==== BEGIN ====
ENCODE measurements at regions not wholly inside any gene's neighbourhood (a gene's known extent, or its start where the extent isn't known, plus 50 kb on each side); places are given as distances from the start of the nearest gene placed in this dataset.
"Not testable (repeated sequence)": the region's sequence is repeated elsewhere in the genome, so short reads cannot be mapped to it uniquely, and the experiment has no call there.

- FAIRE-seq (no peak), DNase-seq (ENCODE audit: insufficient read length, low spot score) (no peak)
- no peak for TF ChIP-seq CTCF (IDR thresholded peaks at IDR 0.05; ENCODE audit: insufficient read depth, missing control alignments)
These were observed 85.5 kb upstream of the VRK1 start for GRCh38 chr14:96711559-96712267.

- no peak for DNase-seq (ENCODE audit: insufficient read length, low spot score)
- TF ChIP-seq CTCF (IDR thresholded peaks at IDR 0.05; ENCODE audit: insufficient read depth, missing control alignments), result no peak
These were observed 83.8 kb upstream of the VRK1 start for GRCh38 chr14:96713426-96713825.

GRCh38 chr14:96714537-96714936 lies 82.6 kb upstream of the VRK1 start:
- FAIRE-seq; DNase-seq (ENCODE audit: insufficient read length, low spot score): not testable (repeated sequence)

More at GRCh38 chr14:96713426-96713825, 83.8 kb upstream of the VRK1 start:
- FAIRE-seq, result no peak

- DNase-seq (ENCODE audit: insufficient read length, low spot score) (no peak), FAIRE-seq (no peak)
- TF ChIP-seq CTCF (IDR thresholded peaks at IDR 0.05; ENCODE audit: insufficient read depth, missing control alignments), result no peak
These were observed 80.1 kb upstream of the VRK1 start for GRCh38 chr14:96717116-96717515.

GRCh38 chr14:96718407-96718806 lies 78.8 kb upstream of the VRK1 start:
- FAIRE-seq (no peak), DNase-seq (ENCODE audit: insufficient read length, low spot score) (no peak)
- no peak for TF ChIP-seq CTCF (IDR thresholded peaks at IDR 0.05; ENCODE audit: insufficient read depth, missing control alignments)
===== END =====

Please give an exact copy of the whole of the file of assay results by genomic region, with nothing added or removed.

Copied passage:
ENCODE measurements at regions not wholly inside any gene's neighbourhood (a gene's known extent, or its start where the extent isn't known, plus 50 kb on each side); places are given as distances from the start of the nearest gene placed in this dataset.
"Not testable (repeated sequence)": the region's sequence is repeated elsewhere in the genome, so short reads cannot be mapped to it uniquely, and the experiment has no call there.

- FAIRE-seq (no peak), DNase-seq (ENCODE audit: insufficient read length, low spot score) (no peak)
- no peak for TF ChIP-seq CTCF (IDR thresholded peaks at IDR 0.05; ENCODE audit: insufficient read depth, missing control alignments)
These were observed 85.5 kb upstream of the VRK1 start for GRCh38 chr14:96711559-96712267.

- no peak for DNase-seq (ENCODE audit: insufficient read length, low spot score)
- TF ChIP-seq CTCF (IDR thresholded peaks at IDR 0.05; ENCODE audit: insufficient read depth, missing control alignments), result no peak
These were observed 83.8 kb upstream of the VRK1 start for GRCh38 chr14:96713426-96713825.

GRCh38 chr14:96714537-96714936 lies 82.6 kb upstream of the VRK1 start:
- FAIRE-seq; DNase-seq (ENCODE audit: insufficient read length, low spot score): not testable (repeated sequence)

More at GRCh38 chr14:96713426-96713825, 83.8 kb upstream of the VRK1 start:
- FAIRE-seq, result no peak

- DNase-seq (ENCODE audit: insufficient read length, low spot score) (no peak), FAIRE-seq (no peak)
- TF ChIP-seq CTCF (IDR thresholded peaks at IDR 0.05; ENCODE audit: insufficient read depth, missing control alignments), result no peak
These were observed 80.1 kb upstream of the VRK1 start for GRCh38 chr14:96717116-96717515.

GRCh38 chr14:96718407-96718806 lies 78.8 kb upstream of the VRK1 start:
- FAIRE-seq (no peak), DNase-seq (ENCODE audit: insufficient read length, low spot score) (no peak)
- no peak for TF ChIP-seq CTCF (IDR thresholded peaks at IDR 0.05; ENCODE audit: insufficient read depth, missing control alignments)